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  • Kozmo.com was nice, but it was no MyLackey.com
  • And while we're on the subject of failed business models involving same-day service from 12 years ago.....

    MyLackey.com email to employees

    --- Start message ---
    From: Brendan Barnicle
    To: All Employees
    Subject: THIS IS STILL A START-UP
    Importance: High


    It is now 6:45 pm and there are only 12 people in our office.
    We have 65 people that work here in Seattle. This is totally
    unacceptable.


    This company has far too much very important work to do to
    have virtually empty offices at 6:45 pm. If anyone thinks that
    everything we need to do as a company can be accomplished within an
    8 hour day, then I think they fail to understand the scope and
    complexity of our venture. Anyone harboring such illusions should
    seriously consider a career change. I am sure that I could point to
    tasks for every single person in this company that would merit
    working past 7 pm every single night.

    We have an amazing lead on an outstanding business, but it will
    not last forever and we must move faster. As some of you know, we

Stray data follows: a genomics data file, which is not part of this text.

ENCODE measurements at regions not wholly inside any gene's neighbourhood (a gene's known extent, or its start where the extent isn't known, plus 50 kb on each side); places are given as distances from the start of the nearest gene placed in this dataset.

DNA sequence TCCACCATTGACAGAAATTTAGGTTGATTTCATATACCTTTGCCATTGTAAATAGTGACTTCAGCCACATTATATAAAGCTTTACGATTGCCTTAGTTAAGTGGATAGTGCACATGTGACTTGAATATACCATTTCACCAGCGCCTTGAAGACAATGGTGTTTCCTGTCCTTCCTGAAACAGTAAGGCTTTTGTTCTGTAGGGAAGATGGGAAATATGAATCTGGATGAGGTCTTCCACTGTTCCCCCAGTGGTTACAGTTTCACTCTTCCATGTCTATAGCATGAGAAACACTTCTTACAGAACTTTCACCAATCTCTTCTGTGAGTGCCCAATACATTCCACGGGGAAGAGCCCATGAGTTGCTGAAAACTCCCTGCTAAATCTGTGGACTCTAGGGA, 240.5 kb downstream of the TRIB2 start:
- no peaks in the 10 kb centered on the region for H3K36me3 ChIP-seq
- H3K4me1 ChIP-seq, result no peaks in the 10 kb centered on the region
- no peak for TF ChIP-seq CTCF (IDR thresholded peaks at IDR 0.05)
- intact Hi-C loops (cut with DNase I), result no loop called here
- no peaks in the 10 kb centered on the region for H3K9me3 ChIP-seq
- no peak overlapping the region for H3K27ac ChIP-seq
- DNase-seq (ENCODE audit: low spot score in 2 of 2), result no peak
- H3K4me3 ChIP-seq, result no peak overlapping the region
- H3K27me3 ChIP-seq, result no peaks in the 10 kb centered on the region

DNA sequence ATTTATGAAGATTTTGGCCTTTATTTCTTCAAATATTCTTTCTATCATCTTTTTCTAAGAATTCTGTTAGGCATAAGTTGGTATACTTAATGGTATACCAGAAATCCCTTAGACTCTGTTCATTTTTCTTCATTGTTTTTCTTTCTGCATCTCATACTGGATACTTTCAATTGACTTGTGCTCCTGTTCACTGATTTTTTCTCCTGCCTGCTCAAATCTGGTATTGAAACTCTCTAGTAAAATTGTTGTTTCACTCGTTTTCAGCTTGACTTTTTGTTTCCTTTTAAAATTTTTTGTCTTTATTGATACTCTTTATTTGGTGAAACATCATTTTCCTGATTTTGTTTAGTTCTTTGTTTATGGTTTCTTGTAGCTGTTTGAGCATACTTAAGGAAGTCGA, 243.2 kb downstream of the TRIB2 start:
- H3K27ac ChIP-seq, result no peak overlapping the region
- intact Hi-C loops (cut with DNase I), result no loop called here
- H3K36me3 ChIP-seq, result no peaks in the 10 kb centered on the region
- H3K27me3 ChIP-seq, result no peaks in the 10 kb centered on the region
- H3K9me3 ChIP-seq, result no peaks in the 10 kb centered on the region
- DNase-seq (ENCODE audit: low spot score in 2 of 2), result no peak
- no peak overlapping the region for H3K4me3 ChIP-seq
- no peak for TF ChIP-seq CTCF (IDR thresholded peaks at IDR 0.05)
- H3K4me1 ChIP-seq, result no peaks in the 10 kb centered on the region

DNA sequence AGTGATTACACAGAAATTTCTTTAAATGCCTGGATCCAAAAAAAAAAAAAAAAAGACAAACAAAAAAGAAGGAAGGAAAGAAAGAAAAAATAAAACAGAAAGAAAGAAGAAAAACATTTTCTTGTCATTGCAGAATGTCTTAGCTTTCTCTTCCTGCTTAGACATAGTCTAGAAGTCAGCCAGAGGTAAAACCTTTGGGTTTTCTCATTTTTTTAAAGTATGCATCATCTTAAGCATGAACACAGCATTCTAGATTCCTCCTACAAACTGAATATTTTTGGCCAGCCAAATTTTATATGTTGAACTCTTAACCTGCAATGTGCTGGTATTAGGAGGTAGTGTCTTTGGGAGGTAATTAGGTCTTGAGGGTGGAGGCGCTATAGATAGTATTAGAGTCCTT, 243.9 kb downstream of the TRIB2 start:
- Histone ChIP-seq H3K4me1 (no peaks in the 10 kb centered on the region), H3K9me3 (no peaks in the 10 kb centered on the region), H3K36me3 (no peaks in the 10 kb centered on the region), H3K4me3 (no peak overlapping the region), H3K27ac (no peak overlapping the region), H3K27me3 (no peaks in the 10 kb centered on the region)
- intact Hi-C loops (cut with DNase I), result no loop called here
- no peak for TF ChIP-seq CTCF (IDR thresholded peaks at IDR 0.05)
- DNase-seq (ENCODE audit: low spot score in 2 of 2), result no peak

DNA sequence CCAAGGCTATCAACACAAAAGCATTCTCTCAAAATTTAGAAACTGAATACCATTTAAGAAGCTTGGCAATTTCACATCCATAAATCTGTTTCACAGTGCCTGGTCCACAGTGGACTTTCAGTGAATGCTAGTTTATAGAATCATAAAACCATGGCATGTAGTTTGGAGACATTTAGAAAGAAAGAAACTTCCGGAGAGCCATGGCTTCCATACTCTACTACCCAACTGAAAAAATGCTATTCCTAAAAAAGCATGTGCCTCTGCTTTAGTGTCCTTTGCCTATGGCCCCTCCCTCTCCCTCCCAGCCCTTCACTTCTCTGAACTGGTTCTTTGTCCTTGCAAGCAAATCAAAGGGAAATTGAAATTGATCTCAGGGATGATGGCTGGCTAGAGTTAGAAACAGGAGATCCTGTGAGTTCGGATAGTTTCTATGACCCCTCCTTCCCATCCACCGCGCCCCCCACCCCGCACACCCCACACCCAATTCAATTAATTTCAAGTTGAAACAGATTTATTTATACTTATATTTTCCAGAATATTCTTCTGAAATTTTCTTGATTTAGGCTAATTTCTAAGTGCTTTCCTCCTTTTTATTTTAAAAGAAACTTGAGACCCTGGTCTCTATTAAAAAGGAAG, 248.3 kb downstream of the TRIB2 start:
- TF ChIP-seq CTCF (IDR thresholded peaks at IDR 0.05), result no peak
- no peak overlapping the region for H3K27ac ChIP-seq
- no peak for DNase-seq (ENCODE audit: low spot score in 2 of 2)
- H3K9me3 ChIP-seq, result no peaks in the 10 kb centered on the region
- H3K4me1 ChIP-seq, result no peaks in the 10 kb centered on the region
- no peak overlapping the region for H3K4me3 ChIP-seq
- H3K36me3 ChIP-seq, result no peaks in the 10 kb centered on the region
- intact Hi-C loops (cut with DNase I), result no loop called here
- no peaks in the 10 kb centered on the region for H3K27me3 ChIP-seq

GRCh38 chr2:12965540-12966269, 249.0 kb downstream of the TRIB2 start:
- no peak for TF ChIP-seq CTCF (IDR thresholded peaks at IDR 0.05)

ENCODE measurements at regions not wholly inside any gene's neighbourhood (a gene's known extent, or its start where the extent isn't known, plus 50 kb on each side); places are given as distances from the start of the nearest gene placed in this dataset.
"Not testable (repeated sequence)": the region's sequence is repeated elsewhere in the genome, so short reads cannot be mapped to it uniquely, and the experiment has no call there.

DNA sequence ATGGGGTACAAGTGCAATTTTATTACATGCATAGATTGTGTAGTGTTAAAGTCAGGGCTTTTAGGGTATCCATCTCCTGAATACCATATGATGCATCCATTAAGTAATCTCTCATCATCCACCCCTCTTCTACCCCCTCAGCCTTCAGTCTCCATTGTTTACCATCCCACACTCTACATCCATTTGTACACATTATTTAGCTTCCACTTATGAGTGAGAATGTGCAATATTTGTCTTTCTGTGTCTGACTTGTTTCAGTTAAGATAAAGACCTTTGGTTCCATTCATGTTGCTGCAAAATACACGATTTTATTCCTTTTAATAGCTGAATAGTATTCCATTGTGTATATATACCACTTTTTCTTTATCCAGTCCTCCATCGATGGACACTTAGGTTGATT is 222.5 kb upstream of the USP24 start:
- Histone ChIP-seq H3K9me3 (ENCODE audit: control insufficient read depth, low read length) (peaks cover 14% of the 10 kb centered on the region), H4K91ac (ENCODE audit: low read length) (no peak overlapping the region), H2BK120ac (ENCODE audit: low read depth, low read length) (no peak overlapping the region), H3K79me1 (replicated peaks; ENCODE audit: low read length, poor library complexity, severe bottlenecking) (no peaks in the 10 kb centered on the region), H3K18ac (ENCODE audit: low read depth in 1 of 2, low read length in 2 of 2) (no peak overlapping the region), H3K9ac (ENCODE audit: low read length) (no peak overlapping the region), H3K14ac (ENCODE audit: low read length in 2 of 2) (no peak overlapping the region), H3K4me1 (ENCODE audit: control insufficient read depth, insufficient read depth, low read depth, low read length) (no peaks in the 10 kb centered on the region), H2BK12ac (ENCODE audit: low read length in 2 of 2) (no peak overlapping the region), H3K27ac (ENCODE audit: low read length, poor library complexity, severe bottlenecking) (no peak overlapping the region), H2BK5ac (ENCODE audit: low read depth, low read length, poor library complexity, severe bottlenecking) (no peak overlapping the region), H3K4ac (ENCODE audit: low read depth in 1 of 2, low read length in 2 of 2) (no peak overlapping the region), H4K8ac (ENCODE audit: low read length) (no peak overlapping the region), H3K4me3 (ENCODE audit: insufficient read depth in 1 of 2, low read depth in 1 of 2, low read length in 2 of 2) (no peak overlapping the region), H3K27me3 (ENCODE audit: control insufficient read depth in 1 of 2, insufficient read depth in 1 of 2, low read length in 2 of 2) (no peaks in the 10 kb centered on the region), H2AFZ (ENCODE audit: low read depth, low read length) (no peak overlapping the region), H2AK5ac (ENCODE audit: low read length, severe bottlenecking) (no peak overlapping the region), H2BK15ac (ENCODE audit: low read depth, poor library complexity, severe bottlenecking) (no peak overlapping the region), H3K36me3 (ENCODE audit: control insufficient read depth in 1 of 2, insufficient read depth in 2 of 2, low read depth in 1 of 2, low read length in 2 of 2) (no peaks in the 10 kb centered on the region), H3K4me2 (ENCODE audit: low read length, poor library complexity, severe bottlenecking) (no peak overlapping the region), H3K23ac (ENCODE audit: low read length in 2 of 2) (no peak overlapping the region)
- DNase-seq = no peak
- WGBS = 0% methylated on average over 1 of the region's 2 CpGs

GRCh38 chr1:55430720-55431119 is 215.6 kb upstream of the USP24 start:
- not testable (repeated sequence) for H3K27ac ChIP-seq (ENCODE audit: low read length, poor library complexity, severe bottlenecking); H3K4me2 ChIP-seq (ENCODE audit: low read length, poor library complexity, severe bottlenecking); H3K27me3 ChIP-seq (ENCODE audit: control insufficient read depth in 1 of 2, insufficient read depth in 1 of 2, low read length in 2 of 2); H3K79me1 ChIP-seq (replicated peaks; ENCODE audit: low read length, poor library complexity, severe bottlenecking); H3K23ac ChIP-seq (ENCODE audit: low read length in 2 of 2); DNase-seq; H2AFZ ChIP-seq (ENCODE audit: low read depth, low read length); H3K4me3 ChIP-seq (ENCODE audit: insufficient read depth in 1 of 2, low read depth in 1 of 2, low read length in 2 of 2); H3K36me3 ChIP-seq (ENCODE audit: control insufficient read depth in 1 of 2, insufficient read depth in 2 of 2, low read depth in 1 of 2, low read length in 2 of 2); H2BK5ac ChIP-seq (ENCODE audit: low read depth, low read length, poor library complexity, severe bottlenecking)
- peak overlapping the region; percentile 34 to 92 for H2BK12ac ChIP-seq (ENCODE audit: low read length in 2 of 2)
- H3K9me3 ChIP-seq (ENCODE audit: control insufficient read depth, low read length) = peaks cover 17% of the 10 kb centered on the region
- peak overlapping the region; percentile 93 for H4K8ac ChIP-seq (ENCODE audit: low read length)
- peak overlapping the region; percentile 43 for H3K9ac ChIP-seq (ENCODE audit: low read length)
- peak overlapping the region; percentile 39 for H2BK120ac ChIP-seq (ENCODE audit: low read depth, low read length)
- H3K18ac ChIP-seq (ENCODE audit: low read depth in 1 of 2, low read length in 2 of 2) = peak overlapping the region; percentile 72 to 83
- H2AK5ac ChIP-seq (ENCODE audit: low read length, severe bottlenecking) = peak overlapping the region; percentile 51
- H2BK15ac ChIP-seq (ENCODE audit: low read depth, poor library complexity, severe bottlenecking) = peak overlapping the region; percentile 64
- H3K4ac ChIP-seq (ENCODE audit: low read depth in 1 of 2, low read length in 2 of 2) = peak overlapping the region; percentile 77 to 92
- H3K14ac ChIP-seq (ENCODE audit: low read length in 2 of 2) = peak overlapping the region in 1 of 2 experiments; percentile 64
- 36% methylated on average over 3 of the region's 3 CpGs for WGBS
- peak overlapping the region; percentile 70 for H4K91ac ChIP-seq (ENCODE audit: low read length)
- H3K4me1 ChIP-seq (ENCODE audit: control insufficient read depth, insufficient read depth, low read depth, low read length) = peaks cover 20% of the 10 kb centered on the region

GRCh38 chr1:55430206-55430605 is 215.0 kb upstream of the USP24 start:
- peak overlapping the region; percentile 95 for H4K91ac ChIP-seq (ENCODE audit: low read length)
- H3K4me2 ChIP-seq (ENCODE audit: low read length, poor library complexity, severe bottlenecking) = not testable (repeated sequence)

are lagging behind our revenue goals. We need everyone in
    every department working every day to meet and exceed these goals.
    We have similar goals in development, sales, business
    development, marketing, operations and every other aspect of our
    business.

    This is not a bank; this is not Boeing. This is a start-up and
    we are all expecting to be rewarded for taking the risk of
    a start-up. But, there will be no rewards without
    exceptional effort.

    Given the severity of the situation, I am putting strict
    office hours into effect immediately. Until further notice,
    all employees are required to be at their desk from 8am until
    7pm, with 30 minutes for lunch. There are no exceptions. If you need
    to leave early, then you must be at your desk earlier. I am very
    sorry that we need to instill such strict guidelines. This is not
    usually necessary at a start-up and when the work ethic here begins